Childhood Cancer

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WIP1 Modulates Responsiveness of MB to Genotoxic Stress.

Aflac Cancer Center and Blood Disorders Service of Children’s Healthcare of Atlanta
Robert Craig Castellino, MD
Grant Type: 
Young Investigator Grants
Year Awarded: 
Type of Childhood Cancer: 
Brain Tumors, Medulloblastoma
Project Description: 

Project Goal

Medulloblastoma is the most common malignant brain tumor in children. Approximately 1/3 of medulloblastomas gain the long arm of chromosome 17. Since the WIP1 cancer-causing gene is located on the long arm of chromosome 17, we investigated its expression in medulloblastoma tumor tissues and in cell lines derived from medulloblastomas.



We found that WIP1 was expressed at high levels in human medulloblastoma tissues and cell lines, especially in those with gain of the long arm of chromosome 17q. We further found that high expression of WIP1 prevented the cancer-inhibiting protein, p53, from responding appropriately to treatments such as radiation and chemotherapy, which are routinely used to treat children with medulloblastoma. This suggests that high WIP1 expression promotes medulloblastoma growth and also prohibits these tumors from responding to conventional treatments for medulloblastoma.

Next Steps

Our follow-up studies, published in Neuro-Oncology in 2012, show that high expression of WIP1 promotes medulloblastoma growth in tumors with normal, but not mutant, non-functional p53. Our studies suggest that WIP1 is a viable target for treatment of medulloblastoma. In the future we will use drugs that inhibit the function of WIP1 as well as its downstream signaling targets to treat mouse models of medulloblastoma and human medulloblastoma cells. Our long-term goal is to identify novel drugs that could be used with current or reduced doses of current treatments in order to improve both the cure rate and side effects of medulloblastoma treatment.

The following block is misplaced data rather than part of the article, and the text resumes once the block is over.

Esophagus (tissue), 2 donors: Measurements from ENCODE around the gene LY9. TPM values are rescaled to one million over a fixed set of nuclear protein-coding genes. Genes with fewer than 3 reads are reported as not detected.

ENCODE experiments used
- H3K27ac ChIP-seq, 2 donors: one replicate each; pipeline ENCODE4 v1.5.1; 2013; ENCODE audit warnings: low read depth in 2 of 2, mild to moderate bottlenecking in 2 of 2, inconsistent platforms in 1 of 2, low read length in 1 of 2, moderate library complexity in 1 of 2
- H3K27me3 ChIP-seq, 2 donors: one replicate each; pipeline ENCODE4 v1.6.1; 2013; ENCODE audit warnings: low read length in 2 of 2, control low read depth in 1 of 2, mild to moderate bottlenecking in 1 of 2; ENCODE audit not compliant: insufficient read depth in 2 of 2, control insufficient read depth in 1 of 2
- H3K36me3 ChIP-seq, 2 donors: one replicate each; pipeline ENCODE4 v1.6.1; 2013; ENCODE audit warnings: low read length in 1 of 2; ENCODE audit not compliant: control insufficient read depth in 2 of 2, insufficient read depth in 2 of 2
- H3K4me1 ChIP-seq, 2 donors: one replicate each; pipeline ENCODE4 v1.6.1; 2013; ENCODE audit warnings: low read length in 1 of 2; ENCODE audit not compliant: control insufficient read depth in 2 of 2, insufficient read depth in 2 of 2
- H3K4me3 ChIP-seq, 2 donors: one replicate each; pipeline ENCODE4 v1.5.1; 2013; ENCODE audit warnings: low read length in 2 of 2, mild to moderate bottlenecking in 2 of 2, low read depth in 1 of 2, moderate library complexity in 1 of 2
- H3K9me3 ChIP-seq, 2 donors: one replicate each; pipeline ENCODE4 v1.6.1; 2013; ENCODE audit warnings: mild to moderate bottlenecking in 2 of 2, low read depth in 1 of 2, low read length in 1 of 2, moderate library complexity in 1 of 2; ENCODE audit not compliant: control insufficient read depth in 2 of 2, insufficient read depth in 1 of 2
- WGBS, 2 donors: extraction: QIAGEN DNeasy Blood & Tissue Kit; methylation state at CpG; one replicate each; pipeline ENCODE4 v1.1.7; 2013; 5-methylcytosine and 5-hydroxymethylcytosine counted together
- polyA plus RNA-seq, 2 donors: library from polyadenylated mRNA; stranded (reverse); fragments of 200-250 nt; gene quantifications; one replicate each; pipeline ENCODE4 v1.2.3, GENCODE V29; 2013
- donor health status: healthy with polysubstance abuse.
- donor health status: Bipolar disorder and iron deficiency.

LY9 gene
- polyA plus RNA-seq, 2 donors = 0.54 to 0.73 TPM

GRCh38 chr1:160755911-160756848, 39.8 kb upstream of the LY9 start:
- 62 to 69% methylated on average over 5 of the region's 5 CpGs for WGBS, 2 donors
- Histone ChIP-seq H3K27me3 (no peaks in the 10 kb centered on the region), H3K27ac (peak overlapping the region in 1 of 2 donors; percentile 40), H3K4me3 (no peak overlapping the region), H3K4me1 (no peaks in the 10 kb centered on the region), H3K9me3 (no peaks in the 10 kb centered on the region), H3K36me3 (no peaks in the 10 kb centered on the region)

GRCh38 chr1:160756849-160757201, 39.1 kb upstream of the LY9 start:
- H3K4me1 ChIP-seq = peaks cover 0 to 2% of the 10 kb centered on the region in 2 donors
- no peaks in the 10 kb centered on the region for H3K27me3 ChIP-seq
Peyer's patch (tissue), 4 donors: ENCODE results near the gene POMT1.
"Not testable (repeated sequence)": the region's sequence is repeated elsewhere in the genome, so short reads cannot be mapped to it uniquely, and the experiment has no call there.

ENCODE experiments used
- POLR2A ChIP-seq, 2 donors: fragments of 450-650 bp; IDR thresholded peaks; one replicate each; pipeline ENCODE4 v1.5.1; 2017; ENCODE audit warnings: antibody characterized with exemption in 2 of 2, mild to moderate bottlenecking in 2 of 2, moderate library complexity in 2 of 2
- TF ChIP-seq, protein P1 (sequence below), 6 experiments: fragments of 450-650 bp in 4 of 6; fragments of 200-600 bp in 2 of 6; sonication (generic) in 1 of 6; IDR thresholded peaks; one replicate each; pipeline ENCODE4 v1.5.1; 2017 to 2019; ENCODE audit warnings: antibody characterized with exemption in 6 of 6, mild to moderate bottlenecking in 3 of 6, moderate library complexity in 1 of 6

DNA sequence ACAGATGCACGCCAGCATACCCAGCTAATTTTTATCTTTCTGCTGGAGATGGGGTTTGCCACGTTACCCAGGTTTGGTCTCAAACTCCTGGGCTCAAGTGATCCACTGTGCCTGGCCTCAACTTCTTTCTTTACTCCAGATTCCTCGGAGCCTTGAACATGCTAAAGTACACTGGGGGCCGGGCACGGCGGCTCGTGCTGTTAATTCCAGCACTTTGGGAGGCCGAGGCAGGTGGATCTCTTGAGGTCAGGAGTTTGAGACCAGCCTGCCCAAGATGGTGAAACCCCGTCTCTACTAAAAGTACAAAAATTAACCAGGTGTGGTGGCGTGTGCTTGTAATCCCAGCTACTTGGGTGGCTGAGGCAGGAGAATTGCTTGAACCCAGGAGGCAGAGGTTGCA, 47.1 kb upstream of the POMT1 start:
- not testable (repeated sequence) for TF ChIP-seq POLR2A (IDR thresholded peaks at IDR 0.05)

How has funding from ALSF made a difference in what you have been able to do?

ALSF funding gave me an opportunity to study a hypothesis that I might not have otherwise pursued. When I began the project funded by ALS, few scientists were interested in the role of p53 signaling in medulloblastoma tumor formation. Based on recent, relatively large genomic studies of medulloblastoma, this area of investigation is expanding. ALSF funding also gave me time and a track-record of funding which enabled me to obtain federal sponsored grant and allowed me to establish my own translational research laboratory at Emory University. I think that, as NIH funding continues to become more competitive, funding agencies such as ALSF will grow in their importance for the health both of research and the children whom it serve5.


Robert Castellino received a 2012 Springboard Grant , which then allowed him to secure his 1st R01 award from the NIH/NCI in 2013.